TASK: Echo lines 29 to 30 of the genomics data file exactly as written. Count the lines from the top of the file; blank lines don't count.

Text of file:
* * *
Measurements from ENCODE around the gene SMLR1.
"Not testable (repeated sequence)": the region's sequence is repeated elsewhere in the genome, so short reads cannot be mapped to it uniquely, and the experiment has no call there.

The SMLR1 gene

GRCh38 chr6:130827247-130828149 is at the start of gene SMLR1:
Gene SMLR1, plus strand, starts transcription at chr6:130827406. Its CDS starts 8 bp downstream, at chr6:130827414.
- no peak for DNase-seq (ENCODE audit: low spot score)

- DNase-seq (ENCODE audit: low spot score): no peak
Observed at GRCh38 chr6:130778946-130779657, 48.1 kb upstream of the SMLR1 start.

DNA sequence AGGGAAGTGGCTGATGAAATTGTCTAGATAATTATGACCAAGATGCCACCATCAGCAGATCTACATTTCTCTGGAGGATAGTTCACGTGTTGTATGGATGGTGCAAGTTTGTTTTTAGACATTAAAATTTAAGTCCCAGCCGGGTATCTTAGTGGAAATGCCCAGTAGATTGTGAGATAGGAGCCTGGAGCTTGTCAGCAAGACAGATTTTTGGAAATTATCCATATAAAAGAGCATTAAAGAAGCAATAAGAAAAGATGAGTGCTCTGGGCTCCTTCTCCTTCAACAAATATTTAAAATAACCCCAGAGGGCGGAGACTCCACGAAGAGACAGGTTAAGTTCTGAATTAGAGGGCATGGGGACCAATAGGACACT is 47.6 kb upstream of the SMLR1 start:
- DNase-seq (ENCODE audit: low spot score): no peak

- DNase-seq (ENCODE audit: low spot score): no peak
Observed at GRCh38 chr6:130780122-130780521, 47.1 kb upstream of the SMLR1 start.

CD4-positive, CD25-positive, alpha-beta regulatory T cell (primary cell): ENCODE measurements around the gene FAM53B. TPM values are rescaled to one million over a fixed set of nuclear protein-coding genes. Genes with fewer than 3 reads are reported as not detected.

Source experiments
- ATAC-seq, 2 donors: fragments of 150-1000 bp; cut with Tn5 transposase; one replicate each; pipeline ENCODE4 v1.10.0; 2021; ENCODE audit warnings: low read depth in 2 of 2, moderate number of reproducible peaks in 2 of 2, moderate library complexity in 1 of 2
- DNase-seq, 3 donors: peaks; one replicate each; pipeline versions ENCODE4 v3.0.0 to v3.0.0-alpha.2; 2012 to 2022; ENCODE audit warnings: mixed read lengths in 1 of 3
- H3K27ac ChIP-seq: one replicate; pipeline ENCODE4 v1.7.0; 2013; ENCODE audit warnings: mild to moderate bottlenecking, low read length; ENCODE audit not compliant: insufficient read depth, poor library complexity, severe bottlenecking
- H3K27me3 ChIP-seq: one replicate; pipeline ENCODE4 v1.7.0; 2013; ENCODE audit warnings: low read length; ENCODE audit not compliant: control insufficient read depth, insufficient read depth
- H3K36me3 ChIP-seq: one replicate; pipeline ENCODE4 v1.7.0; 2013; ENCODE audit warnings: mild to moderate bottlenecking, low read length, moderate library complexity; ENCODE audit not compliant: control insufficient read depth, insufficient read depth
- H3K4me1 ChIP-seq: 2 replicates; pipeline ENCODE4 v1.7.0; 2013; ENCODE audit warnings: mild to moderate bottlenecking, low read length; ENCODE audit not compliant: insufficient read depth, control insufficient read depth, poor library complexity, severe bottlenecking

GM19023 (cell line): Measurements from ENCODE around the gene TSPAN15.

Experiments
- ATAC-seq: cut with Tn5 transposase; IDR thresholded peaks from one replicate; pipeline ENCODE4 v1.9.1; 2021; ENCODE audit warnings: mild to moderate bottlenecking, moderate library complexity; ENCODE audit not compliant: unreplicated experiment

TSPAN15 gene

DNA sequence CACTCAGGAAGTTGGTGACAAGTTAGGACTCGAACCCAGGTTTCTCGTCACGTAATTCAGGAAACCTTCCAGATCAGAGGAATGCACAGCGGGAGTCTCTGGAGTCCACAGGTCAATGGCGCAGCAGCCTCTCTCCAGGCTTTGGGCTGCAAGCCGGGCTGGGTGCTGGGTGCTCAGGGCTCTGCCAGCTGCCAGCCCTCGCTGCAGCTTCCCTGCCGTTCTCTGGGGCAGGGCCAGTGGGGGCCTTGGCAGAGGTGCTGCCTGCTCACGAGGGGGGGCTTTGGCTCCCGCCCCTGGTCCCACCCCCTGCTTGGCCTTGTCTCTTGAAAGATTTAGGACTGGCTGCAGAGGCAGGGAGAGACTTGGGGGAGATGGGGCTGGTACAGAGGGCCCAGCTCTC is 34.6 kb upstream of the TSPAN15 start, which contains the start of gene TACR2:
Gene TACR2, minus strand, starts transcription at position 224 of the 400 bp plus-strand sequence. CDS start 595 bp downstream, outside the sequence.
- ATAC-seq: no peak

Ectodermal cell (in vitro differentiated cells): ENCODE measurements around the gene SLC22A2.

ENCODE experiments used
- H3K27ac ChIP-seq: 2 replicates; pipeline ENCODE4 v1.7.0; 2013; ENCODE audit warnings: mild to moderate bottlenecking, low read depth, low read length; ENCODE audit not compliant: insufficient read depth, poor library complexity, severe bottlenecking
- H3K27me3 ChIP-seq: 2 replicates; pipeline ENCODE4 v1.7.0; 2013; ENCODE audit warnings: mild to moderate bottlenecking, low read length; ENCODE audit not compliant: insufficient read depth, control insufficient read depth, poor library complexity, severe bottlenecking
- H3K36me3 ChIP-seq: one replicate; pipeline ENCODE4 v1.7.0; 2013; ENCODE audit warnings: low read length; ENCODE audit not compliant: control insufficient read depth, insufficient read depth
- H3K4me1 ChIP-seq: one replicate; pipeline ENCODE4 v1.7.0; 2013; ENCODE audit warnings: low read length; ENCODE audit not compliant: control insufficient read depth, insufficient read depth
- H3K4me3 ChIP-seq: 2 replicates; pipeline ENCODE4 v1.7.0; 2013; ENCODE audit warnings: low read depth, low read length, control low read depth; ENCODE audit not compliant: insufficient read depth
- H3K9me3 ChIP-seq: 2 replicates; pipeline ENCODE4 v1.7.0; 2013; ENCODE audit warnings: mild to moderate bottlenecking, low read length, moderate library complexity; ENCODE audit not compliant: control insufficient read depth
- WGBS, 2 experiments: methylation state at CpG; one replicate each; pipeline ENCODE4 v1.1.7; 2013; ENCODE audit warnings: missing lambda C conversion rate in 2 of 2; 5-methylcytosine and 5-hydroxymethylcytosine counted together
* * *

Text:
ENCODE experiments used
- H3K27ac ChIP-seq: 2 replicates; pipeline ENCODE4 v1.7.0; 2013; ENCODE audit warnings: mild to moderate bottlenecking, low read depth, low read length; ENCODE audit not compliant: insufficient read depth, poor library complexity, severe bottlenecking